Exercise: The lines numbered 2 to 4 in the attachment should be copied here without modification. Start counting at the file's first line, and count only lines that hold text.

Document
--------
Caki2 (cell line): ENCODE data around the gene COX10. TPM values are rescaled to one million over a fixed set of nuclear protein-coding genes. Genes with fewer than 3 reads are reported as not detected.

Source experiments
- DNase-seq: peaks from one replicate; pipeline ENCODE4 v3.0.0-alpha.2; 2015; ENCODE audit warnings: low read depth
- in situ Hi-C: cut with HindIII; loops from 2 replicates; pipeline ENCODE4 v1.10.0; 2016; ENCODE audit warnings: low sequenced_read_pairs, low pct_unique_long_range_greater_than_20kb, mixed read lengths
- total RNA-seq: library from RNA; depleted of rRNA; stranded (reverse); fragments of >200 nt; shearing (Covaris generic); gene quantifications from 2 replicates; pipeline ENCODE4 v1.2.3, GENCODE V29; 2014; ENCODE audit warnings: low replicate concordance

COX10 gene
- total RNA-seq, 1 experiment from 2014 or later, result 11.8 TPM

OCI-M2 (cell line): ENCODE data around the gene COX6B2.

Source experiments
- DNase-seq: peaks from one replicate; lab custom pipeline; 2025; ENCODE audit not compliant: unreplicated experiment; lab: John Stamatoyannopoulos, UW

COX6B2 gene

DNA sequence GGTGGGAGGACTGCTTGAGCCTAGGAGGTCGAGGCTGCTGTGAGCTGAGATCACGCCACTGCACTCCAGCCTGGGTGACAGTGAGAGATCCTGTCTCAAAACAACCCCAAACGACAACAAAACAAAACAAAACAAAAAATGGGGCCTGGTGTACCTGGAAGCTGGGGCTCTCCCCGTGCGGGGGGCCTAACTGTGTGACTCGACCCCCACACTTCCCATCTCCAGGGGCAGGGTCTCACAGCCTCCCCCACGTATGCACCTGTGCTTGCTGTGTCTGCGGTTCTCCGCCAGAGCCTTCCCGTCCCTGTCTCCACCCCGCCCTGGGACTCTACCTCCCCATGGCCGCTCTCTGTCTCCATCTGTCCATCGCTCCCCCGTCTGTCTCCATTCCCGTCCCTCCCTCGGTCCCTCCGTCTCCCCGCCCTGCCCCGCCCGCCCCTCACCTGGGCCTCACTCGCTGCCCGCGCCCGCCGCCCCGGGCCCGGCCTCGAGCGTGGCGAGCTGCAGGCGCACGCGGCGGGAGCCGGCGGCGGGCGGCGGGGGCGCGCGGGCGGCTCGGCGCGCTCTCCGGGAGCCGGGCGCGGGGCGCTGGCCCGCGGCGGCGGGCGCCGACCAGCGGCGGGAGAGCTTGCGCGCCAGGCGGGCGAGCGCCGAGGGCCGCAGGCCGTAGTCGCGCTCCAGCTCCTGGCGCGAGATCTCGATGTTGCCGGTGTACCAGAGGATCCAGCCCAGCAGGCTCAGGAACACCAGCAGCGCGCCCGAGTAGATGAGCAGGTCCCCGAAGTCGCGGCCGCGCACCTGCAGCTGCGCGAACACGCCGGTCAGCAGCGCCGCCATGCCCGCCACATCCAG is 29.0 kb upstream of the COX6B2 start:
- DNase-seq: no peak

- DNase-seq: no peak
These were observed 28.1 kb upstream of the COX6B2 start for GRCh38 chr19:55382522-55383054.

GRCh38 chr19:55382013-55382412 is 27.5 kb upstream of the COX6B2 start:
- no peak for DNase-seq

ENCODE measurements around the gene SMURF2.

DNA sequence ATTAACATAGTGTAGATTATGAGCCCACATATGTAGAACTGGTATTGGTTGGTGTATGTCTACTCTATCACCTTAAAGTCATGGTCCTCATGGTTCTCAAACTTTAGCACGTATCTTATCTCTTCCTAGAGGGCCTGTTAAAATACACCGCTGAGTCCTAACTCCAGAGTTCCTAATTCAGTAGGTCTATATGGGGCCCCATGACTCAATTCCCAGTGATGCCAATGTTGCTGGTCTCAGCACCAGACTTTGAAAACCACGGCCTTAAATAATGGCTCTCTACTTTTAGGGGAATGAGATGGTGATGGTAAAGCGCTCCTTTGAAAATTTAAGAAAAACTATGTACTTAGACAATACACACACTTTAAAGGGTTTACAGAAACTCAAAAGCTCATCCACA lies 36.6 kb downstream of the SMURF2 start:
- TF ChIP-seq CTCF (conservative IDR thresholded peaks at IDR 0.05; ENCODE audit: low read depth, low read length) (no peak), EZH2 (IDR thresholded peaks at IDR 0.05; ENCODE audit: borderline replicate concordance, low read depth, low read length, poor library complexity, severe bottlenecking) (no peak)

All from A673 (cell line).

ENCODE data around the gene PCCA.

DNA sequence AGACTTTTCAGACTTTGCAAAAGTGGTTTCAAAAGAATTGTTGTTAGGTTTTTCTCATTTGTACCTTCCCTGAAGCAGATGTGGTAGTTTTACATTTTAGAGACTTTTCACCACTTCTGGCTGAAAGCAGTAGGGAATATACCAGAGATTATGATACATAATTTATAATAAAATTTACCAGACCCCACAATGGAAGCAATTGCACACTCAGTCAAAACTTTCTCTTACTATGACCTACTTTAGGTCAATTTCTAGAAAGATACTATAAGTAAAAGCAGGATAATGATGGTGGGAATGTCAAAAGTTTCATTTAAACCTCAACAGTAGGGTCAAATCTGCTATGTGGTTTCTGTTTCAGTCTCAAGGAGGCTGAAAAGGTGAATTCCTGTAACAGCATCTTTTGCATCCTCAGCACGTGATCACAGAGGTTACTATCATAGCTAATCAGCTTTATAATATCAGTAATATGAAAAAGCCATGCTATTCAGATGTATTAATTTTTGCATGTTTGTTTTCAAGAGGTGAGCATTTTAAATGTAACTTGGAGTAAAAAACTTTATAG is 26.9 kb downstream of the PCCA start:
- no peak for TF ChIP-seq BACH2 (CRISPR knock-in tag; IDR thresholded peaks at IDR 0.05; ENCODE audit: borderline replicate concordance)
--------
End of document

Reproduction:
Source experiments
- DNase-seq: peaks from one replicate; pipeline ENCODE4 v3.0.0-alpha.2; 2015; ENCODE audit warnings: low read depth
- in situ Hi-C: cut with HindIII; loops from 2 replicates; pipeline ENCODE4 v1.10.0; 2016; ENCODE audit warnings: low sequenced_read_pairs, low pct_unique_long_range_greater_than_20kb, mixed read lengths